Skip to main content

Ignition Stories: Indigenous Fire Ecology in the Indo-Australian Monsoon Zone. 2013. By Cynthia Fowler. Carolina Academic Press, Durham, North Carolina, USA. 274 pages. Paper. US$38. ISBN 978-1-61163-115-9

As Indonesia’s forested areas are continually threatened by unsustainable forestry practices and fires, Ignition Stories contributes to our understanding of anthropogenic fires within the region. Cynthia Fowler, an anthropologist, presents the narratives of fire in the Kodi region on the island of Sumba, Indonesia. The text is described as an ethnography of fire amongst the Kodi people. Stories of fire are interspersed amongst the author’s narratives from the times she spent with the Kodi in 1997 and 2007. Two visits, ten years apart, have enabled Fowler to interpret changes in practice and story over this time period. These stories unfold across 14 chapters, which include topics ranging from fire history to the governance of forests and fires. Fowler has set out to establish an understanding of the fire use practices and knowledge of the Kodi in hopes of elucidating national and international policies that seek to minimize burning. Like many indigenous populations, the Kodi struggle to maintain their cultural use of fire throughout the history of settlement and policy development.

Fowler provides comparisons between the burning practices amongst the Kodi, other Indonesian populations, Aboriginal populations of Northern Australia where many shared plant taxa exist, and fire management in North America. She is critical of existing fire ecology research in Indonesia and asserts that a broader analysis, inclusive of indigenous practices, is necessary to understand the role of fire in the region. Key differences emerge in the narrative regarding how the scale of fire differs in these regions amongst the indigenous populations; in Kodi, the fire size is very fine grain. Fowler details local scale burning for agricultural management in gardens and, to a lesser extent, the burning of savannas. She illustrates that social networks of men, women, and children are all involved as part of the burn implementation process, and that fire is a routine part of life. Through story, she relays how fire was acquired by Kodi ancestors and shared with neighboring groups, and how fire is often shared or borrowed in contemporary times. Various reasons for burning are provided and an exploration of the spiritual relationship between burning and the burners is discussed. The classification of fire types and discussion of human-fire feedback mechanisms will be of interest to readers working with other indigenous communities and thought-provoking for other readers.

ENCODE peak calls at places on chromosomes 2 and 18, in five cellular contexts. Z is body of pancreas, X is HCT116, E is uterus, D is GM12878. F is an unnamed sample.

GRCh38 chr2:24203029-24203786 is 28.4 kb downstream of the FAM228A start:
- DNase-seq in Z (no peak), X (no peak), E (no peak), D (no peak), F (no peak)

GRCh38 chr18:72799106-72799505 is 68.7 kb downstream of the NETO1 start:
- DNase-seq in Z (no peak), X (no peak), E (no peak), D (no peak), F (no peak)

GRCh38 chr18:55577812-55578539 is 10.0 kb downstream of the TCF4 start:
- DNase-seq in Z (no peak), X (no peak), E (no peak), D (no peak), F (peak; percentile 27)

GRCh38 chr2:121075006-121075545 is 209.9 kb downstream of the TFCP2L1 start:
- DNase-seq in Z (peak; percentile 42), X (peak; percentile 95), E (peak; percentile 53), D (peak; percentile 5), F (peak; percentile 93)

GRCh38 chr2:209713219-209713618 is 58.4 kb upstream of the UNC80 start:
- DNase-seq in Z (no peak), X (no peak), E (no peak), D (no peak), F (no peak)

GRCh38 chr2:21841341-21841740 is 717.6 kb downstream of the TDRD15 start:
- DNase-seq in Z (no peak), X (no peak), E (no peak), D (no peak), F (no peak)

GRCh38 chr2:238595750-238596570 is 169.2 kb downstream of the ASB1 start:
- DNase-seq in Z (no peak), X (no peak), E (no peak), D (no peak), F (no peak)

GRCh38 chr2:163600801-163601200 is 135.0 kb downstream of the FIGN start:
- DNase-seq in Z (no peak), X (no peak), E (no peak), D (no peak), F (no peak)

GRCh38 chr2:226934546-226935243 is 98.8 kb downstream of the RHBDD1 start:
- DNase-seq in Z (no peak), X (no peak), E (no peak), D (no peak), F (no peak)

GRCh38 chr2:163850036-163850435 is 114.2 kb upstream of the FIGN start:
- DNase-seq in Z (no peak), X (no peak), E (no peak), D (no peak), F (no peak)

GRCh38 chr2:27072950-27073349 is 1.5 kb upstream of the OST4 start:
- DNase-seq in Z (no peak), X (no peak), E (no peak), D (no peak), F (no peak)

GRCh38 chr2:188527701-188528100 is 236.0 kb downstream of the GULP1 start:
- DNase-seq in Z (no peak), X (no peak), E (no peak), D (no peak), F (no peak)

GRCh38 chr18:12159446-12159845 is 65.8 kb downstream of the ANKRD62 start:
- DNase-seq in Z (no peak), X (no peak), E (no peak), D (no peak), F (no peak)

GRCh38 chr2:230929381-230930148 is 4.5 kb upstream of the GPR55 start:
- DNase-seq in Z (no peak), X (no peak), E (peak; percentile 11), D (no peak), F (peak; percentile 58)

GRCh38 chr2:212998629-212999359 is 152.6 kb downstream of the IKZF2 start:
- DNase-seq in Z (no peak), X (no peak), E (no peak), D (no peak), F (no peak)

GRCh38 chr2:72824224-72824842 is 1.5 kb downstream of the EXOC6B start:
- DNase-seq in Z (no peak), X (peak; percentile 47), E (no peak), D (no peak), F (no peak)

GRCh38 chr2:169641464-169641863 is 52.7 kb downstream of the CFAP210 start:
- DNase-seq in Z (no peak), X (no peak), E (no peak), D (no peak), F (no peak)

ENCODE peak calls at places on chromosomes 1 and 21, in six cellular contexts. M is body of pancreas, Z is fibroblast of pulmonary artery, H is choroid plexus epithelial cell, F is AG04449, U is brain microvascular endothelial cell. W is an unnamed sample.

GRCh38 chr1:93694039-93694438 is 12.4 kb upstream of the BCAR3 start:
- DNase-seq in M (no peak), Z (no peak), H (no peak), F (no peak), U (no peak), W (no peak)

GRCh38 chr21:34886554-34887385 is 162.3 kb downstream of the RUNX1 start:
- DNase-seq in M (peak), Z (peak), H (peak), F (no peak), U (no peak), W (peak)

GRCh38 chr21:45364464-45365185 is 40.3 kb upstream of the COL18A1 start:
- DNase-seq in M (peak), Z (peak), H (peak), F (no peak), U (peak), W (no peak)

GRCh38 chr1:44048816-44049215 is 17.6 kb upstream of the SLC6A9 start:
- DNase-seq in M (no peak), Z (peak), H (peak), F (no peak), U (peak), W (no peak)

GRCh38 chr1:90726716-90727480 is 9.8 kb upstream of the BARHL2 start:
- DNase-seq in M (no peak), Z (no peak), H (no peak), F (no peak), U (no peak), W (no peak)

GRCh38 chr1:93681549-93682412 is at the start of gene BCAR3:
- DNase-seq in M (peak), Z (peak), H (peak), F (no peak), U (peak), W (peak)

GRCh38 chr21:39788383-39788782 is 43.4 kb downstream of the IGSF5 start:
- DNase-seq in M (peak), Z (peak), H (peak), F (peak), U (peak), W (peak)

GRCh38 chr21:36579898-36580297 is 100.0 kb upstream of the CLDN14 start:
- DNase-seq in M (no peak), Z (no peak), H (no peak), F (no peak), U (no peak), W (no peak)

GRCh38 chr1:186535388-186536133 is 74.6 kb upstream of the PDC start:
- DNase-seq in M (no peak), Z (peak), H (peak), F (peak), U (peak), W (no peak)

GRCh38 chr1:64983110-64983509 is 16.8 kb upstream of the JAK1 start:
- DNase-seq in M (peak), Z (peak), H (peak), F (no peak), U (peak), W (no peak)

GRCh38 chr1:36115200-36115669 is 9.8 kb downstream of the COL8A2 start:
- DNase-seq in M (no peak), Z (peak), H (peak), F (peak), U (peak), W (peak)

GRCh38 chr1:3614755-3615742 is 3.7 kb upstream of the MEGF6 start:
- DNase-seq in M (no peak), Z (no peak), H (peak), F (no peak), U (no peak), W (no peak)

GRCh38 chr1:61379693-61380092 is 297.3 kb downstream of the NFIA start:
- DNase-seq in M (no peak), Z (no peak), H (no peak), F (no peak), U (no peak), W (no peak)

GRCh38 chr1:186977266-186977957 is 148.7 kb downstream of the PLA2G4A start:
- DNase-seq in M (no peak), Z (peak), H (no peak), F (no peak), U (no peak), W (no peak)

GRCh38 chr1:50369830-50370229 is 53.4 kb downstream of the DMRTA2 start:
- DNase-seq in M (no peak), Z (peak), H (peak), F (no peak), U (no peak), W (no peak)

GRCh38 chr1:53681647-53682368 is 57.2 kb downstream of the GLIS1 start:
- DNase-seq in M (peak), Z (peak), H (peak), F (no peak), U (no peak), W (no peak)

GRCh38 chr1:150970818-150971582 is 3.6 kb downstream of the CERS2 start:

While the book provides important background on indigenous burning in Kodi, there are several areas that might leave a reader unsatiated. Foremost, the book does not contain maps, sketches, or comparable depiction of the areas being discussed; this is somewhat interesting given a chapter titled, “Fire Mapping” (the narrative along with supporting black and white photos serve as the map). Occasionally there is also need for interpretation of how Fowler utilizes certain ecological terms, such as mosaic, to describe the matrix of vegetation in the landscape. In some sections, the narratives provide tangential information that detract from the key point; in one instance, an entire grocery list was provided to illustrate how food is provided to burn participants.

Overall, the provided narratives demonstrate the connection between traditional burning practices and the contemporary lives of the Kodi people. Ignition Stories contributes to a broader understanding and appreciation of indigenous fire ecology and, more importantly, what role such indigenous fires play in the bigger scheme of burning in Indonesia.

figureA

Literature Cited

  1. Ignition Stories: Indigenous Fire Ecology in the Indo-Australian Monsoon Zone. 2013. By Cynthia Fowler. Carolina Academic Press, Durham, North Carolina, USA. 274 pages. Paper. US$38. ISBN 978-1-61163-115-9

    Google Scholar 

Download references

Author information

Affiliations

Authors

Corresponding author

Correspondence to Don L. Hankins.

Rights and permissions

Reprints and Permissions

About this article

Cite this article

Hankins, D.L. Ignition Stories: Indigenous Fire Ecology in the Indo-Australian Monsoon Zone. 2013. By Cynthia Fowler. Carolina Academic Press, Durham, North Carolina, USA. 274 pages. Paper. US$38. ISBN 978-1-61163-115-9. fire ecol 9, 116 (2013). https://doi.org/10.4996/fireecology.0902116

Download citation